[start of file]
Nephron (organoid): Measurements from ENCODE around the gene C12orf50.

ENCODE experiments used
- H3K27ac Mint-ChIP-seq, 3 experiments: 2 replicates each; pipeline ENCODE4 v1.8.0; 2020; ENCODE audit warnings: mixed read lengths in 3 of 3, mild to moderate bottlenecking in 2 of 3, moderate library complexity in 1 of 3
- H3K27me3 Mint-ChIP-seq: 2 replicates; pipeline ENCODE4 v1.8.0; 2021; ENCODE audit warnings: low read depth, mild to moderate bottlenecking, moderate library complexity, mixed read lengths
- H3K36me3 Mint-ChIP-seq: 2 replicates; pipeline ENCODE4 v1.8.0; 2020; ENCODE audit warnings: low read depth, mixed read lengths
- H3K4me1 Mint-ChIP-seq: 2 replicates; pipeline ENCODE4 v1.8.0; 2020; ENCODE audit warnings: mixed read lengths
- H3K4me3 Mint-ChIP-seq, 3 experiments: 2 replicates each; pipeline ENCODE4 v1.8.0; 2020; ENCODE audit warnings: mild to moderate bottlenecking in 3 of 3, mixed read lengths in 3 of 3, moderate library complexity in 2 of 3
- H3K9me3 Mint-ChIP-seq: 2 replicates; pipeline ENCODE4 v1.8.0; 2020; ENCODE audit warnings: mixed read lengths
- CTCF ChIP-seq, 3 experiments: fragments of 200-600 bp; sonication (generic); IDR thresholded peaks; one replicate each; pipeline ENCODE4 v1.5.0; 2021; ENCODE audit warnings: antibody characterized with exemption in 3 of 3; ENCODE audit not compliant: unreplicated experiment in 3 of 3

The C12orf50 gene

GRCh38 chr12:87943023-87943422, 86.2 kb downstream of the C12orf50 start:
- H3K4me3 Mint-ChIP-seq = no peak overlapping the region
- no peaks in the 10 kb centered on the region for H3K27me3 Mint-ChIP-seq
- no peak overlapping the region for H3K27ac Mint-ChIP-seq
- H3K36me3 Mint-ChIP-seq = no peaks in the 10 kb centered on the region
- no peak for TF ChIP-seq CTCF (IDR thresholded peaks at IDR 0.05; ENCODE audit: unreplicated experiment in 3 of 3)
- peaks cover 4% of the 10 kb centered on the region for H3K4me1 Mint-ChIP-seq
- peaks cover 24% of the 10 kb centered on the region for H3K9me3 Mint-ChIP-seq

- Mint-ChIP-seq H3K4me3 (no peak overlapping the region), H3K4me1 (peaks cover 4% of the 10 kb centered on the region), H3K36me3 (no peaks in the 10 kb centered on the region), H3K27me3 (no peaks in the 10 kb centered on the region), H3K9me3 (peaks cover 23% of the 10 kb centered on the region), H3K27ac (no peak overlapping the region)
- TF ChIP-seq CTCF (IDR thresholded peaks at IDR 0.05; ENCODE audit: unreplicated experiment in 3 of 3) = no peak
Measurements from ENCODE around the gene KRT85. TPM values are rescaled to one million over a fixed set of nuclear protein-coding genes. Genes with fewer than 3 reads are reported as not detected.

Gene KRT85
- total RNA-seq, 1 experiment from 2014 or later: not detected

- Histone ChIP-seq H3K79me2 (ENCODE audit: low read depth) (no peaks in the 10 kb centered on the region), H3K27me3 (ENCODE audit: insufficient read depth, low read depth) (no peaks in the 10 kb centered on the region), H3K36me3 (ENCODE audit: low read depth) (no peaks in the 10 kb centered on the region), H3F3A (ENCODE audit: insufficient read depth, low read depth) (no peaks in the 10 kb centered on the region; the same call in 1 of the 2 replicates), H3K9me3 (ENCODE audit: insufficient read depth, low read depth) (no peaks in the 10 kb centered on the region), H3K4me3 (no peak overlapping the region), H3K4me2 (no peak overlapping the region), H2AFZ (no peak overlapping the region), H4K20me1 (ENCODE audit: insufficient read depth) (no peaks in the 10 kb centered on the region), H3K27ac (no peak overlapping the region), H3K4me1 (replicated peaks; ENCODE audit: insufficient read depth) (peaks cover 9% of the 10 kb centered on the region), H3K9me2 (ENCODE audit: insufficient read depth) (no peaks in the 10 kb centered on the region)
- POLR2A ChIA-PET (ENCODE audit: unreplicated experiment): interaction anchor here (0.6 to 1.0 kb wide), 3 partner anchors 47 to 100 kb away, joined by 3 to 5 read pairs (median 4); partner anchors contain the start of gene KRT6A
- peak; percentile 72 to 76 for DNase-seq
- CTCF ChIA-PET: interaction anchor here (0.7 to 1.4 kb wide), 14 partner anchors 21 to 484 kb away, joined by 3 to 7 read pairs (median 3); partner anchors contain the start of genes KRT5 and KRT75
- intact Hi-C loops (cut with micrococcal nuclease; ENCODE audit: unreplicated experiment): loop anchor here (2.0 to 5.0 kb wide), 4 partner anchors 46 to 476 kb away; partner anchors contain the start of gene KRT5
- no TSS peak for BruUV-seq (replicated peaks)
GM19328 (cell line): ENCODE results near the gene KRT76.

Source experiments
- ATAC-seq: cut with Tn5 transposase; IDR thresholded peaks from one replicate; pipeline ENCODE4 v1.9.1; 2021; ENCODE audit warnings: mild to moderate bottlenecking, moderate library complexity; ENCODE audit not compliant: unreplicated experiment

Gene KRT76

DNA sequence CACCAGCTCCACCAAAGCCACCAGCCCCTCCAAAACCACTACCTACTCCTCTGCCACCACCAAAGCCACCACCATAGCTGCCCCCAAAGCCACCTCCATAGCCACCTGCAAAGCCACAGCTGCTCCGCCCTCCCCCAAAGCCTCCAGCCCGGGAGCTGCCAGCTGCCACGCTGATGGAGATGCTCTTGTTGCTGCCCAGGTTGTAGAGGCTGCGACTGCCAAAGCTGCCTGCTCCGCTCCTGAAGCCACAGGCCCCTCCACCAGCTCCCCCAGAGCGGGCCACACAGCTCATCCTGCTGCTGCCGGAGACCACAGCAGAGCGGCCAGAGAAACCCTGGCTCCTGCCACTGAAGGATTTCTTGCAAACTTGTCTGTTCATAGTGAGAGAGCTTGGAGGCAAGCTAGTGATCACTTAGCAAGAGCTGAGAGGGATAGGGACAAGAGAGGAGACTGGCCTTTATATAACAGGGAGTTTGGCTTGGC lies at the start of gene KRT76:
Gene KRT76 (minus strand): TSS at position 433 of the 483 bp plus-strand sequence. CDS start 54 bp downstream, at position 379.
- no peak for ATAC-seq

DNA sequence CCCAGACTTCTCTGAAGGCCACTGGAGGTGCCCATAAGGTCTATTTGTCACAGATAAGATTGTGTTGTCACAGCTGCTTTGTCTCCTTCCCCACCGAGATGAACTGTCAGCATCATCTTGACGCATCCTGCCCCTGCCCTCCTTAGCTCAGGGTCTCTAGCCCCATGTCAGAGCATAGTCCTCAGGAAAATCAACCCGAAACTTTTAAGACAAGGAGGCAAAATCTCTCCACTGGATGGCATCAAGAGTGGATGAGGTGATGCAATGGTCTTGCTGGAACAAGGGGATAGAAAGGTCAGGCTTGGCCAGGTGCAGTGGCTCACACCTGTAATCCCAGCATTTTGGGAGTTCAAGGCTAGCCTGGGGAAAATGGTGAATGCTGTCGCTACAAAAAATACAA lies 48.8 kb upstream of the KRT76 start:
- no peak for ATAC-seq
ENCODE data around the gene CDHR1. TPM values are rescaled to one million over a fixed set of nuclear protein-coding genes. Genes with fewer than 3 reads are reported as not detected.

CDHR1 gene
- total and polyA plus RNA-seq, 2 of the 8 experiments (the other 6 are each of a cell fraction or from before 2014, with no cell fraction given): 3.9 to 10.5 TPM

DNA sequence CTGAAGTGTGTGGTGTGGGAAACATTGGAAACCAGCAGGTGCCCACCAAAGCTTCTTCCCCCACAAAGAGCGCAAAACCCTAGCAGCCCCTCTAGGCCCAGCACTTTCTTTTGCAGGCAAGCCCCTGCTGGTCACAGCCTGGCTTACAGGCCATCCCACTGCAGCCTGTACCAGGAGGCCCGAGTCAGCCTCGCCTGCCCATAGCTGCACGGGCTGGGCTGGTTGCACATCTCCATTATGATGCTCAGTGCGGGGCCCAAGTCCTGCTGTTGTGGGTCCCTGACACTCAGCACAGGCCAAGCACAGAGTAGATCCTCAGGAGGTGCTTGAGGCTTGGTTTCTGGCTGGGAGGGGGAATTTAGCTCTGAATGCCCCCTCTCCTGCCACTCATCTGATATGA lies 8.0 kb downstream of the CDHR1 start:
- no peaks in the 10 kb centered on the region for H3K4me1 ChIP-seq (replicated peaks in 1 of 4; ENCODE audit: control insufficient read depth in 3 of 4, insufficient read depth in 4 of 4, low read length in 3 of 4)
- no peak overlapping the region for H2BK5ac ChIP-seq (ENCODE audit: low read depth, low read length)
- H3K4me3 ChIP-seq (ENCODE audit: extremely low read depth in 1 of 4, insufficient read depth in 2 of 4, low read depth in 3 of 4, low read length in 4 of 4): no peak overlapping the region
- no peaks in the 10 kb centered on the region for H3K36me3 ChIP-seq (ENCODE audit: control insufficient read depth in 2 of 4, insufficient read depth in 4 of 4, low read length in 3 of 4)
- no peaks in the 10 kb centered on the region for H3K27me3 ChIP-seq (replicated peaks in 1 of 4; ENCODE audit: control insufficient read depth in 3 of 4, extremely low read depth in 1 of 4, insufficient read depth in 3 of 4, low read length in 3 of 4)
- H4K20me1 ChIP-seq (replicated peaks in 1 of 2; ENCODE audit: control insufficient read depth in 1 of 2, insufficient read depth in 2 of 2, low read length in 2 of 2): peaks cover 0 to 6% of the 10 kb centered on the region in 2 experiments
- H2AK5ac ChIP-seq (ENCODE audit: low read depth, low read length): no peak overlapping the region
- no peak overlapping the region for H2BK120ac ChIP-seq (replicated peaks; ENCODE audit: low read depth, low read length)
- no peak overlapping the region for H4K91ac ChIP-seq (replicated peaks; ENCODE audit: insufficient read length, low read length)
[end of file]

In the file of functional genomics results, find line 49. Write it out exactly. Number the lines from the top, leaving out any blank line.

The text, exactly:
- H2AK5ac ChIP-seq (ENCODE audit: low read depth, low read length): no peak overlapping the region